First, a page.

What's really going on with Queensland's employment numbers?
The October ABS labour force figures showed Queensland’s unemployment rate to be the highest in Australia – substantially above the national average.
I recently heard some pundits and commentators suggesting that the October ABS estimates showing a decrease in employment growth in trend terms is innocuous and rather unremarkable since employment figures go up and down.
And, of course, they do “go up and down”.
However, CCIQ does hold concerns about the October estimate for several reasons.
First, the decrease of about 550 in the total employed persons trend estimates represents the 13th percentile; and a negative growth number has not been recorded since September 2016.
The second is most important.
Since January, this year’s trend data tends to indicate that the headier days of jobs growth observed during 2017 are behind Queensland; whilst growth in employed persons was marginally positive up until October, during 2018 it has been weak and well below average.
Given this predicament, I think it’s important to have a closer look at what’s currently going on in the Queensland labour force relative to what has occurred in the past - after all, that is the most objective way to measure relative performance and to also understand today’s numbers in context.
Accordingly, in this article I will put Queensland’s employment growth numbers into historical perspective.
The following graph shows the cycle of trend employment growth, both in persons and percentage changes, from February 1978 to October 2018. We’ll look at the trend numbers, as these tend to smooth out noise present in the original data.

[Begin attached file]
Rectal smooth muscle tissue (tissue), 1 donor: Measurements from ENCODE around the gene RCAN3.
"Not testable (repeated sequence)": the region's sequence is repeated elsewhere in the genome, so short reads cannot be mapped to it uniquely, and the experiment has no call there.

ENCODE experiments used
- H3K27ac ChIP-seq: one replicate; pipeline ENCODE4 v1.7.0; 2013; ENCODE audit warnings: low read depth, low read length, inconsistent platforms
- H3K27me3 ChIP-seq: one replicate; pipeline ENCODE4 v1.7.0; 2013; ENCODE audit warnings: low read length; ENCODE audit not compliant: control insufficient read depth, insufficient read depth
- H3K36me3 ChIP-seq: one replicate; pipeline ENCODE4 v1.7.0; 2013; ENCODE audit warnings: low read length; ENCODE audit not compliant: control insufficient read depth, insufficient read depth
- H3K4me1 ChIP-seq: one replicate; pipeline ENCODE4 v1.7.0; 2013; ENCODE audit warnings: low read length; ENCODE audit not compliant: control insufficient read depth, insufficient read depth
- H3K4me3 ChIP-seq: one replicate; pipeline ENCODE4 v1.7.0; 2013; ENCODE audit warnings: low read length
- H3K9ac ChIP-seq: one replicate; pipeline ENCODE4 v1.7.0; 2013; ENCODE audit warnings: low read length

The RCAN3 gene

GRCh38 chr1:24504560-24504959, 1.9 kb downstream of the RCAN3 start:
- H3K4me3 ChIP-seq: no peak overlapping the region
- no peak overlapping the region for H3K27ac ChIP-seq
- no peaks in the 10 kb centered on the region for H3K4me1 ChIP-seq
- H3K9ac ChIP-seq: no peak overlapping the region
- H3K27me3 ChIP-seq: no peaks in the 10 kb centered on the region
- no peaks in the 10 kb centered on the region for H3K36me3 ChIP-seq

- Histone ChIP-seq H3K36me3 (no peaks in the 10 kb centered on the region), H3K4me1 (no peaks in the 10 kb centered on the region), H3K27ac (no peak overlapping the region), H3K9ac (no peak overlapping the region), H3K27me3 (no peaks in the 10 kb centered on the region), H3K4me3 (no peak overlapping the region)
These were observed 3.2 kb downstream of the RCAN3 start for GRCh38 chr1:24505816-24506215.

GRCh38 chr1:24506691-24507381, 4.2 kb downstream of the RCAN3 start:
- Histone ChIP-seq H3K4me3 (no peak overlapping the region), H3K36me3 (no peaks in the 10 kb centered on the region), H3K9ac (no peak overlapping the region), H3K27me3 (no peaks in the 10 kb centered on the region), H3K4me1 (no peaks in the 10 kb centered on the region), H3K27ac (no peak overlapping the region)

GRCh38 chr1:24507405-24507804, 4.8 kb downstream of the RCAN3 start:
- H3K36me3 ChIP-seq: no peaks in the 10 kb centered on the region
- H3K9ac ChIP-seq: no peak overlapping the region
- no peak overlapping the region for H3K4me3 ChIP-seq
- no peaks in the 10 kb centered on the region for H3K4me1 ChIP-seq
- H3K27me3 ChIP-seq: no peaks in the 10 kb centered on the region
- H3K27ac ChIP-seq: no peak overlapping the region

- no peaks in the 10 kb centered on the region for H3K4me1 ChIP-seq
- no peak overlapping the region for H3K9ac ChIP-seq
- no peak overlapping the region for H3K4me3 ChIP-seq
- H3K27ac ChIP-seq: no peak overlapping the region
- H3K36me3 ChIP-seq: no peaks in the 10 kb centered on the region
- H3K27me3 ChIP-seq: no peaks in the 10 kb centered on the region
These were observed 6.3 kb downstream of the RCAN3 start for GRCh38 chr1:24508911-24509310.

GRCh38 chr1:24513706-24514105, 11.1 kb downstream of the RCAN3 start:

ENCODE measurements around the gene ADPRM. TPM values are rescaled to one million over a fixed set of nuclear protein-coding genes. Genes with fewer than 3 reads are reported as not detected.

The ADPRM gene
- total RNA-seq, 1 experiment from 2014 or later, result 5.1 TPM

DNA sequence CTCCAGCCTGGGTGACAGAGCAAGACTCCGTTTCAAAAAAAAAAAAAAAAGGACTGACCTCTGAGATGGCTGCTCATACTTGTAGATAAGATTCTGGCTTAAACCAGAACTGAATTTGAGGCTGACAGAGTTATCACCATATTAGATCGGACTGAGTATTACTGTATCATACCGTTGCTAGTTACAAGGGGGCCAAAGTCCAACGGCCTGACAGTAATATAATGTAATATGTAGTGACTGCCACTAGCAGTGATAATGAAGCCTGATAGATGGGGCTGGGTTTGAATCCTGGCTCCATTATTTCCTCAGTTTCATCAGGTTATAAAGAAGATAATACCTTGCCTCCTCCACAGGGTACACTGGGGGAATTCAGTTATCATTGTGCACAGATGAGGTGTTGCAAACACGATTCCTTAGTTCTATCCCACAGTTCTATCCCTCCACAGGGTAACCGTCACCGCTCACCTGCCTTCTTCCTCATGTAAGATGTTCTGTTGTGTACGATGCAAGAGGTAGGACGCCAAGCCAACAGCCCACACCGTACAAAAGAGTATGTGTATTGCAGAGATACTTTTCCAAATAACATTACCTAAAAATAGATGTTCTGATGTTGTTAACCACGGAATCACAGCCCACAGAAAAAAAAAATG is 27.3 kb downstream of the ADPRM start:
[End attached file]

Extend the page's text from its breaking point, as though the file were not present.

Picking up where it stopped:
While there is no way of predicting any one particular level of employment growth each month, however, we can use statistical methods to measure recent employment growth statistics relative to historical observations.
First, let’s look at the frequency distribution of the raw data of which there is a reasonably large sample size of 488 observations.
As the graph below shows, the histogram is roughly bell-shaped and symmetrical in nature – and looks reasonably normal.
Now, to smooth the distribution and normalise it further (both the probability density function and the cumulative distribution function), we can use its mean and standard deviation as well as a random number function to generate a larger sample consisting of 2000 observations as follows.
Having now normalised the distribution, we can calculate z-scores to determine the probability of observing one particular employment growth number or less relative to the historical distribution. In other words, one can determine the percentile in which that one growth figure sits relative to the other observations.
By graphing these percentiles with the trend employment growth data, we can now see both the ABS estimates of trend monthly employment growth and the magnitude of this growth in the context of the full sample of the ABS estimates from February 1978 to October 2018.
But let’s not look too far back and instead focus on the period from 2000 onwards.
The graph shows that Queensland experienced some fantastic years of employment growth during the period 2001 to 2009.
Moreover, the following years were rather patchy including a year of relatively high employment growth during 2017.
The latest October number, however, is a different story - showing a decrease of about 550 employed persons in trend terms.
Recall from the beginning of this article, this decrease represents the 13th percentile; and growth in employed persons has not been negative in Queensland since September 2016.
Moreover, the trend data suggest the headier days of jobs growth observed during 2017 may be over as growth has been weak and well below average during 2018